behavioral causes and consequences that depend on gender? ⋅ Inserm, Science for health

After several weeks of binge drinking, male rats exhibit impaired decision-making ability. A phenomenon that is not found in females. The processes in question could be transposed to humans and, thus, explain the greater vulnerability of men in the face of this behavior dangerous to health.

The massive and rapid consumption of alcohol, also called binge drinking, exposes you to medical risks. Defined by the regular absorption (twice a month or more) of at least 6 glasses in 2 hours, this behavior would notably multiply by three the risk of 18–25 year olds of developing alcohol dependence. alcohol and drug addictions, led by Mickaël Naassila, works to understand this practice and its consequences. In a recent study, the researcher and his team wanted to decipher the role of decision-making in this evolution: “ Decision-making is the cognitive process that allows us to make the most beneficial choices for our daily lives when we have several alternatives.explains the researcher. It can be assessed by a simple test, the Iowa Gambling Task: Individuals are placed in front of 4 piles of cards, face down. In two of these piles, the cards are associated with the probability of winning a lot of money, but also with the probability of losing a lot. Persevering in drawing cards from these piles leads to losing at the end of the game. The cards from the other two piles reward less, but they are “safer”. The person taking the test does not know these probabilities at the beginning of the experiment: he must therefore adapt his behavior as he makes his choices. However, several studies have shown that those who regularly practice binge drinking perform worse on this test because they persist in choosing “at risk” batteries. Other work suggests an association between having poor decision-making skills and vulnerability to heavy drinking. It is therefore possible that a vicious circle exists between the two behaviors: the binge drinking would alter decision-making, which would itself favor excessive consumption. But there is still a lack of data to confirm this hypothesis, both in humans and in animals.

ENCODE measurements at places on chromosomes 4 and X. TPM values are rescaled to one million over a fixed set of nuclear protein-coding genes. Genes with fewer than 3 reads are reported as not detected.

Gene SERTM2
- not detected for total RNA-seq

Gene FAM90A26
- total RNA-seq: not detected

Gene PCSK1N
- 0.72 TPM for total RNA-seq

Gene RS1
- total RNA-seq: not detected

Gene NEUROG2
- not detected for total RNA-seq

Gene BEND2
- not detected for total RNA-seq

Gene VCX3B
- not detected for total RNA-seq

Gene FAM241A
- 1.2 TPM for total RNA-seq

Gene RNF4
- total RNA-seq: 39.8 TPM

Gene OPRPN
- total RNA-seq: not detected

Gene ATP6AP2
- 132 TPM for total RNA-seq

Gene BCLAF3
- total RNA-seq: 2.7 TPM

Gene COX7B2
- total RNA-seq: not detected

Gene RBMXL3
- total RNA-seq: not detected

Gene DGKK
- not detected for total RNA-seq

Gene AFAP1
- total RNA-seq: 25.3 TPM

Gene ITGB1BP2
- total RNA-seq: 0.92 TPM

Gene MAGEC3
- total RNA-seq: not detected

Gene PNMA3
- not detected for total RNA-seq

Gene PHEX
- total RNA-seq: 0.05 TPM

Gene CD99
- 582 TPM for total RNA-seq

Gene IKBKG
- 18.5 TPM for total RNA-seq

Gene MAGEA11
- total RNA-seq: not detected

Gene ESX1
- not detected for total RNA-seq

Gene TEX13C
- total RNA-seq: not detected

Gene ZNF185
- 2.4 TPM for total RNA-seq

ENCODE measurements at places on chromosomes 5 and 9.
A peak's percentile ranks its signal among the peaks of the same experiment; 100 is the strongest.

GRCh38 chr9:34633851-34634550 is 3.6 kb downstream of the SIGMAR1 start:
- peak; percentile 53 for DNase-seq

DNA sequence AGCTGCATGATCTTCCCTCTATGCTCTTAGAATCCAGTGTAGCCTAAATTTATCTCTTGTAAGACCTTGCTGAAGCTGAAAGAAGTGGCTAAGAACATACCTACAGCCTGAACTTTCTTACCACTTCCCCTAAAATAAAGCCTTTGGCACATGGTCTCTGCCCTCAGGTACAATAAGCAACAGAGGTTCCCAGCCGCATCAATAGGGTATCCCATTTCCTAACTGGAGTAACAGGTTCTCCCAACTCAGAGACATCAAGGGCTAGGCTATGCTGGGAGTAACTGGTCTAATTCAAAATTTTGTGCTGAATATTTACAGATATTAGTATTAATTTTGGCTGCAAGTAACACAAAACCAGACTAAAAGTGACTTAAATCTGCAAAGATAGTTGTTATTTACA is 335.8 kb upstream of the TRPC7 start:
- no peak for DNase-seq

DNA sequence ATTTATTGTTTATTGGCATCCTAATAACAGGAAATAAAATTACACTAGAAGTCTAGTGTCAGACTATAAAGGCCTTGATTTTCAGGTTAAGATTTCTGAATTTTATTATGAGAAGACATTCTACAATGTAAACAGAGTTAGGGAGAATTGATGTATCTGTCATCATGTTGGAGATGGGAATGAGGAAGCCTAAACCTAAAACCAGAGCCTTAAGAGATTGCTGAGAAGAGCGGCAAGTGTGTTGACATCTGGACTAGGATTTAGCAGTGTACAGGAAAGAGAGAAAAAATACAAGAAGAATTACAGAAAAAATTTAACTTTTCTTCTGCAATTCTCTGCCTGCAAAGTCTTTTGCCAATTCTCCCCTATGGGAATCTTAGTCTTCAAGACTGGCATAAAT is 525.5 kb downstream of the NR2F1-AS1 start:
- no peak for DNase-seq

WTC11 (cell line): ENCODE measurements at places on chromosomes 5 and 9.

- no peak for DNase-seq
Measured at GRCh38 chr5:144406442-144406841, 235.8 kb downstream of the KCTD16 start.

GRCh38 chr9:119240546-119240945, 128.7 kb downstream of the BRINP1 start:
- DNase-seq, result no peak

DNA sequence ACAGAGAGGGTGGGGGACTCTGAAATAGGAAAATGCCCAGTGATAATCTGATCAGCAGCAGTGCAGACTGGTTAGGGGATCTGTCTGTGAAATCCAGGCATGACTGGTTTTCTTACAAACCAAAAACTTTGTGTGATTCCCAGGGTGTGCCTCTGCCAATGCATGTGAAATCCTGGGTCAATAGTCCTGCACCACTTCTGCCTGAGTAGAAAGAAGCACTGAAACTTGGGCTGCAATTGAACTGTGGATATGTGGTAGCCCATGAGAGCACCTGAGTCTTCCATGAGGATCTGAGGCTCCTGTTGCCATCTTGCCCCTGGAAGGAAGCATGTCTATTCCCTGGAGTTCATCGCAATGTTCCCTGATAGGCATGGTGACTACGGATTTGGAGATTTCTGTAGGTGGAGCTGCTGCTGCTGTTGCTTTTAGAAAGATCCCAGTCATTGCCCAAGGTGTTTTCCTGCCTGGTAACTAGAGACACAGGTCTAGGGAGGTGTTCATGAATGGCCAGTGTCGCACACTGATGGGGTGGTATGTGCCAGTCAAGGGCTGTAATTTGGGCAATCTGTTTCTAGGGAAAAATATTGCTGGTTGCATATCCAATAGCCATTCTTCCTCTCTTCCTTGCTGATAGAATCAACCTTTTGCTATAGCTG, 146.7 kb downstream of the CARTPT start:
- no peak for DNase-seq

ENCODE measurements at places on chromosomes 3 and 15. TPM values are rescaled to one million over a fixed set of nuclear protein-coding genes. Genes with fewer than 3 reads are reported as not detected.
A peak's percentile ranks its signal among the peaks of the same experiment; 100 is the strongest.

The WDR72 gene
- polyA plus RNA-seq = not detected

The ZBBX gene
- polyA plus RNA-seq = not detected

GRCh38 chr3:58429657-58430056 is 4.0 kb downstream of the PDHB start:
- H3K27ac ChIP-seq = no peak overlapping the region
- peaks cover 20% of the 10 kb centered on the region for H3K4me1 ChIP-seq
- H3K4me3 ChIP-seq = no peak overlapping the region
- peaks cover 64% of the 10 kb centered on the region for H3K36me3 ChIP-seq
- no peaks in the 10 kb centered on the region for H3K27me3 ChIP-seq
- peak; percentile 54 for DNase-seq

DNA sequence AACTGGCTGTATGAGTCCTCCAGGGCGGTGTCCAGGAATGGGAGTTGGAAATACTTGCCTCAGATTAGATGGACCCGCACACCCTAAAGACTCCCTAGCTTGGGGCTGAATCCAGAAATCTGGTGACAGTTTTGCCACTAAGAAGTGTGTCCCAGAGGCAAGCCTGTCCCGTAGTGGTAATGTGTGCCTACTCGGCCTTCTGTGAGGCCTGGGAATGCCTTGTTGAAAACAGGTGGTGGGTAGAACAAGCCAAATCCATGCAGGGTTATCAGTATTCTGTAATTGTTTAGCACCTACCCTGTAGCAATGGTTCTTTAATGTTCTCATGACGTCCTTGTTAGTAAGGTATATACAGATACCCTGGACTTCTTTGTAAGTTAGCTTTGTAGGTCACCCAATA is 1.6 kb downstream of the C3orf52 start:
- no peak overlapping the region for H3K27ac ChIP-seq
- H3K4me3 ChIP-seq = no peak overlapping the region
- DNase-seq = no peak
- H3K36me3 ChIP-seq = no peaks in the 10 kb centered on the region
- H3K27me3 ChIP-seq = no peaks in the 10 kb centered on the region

A pre-existing gender difference

To find out more, Mickaël Naassila and his team worked on the preclinical rat model. They first gave the animals access to a 20% alcoholic drink, placed in their housing cage every other day for a month. For the next two months, access to alcohol was limited to only 15 minutes a day – in the manner of the famous “happy hours” – to trigger a type of behavior binge drinking. The researchers then observed a relatively homogeneous behavior in all the rodents, which indulged in this way of consuming in an equivalent way. All animals were then subjected to a decision-making test comparable to the Iowa Gambling Task: “The rats had four options to choose from that get sugar with different probabilities. But those that offer the greatest number of rewards are associated with penalties, in this case a delay before obtaining a new reward. » So much so that at the end of the test, these options turn out to be less favorable.

The researcher and his team have observed that the results of this experiment are influenced by the sex of the animals, including when it is conducted before any access to alcohol: “ Female rats more often prefer safer options than malesexplains Mickaël Naassila. This difference also exists in humans, suggesting that this trait may have biological components that have yet to be established. It could be explained by the role of dopamineand neurotransmitter involved in decision-making processes and in the attraction of rewards, which is regulated by female hormones (estrogen).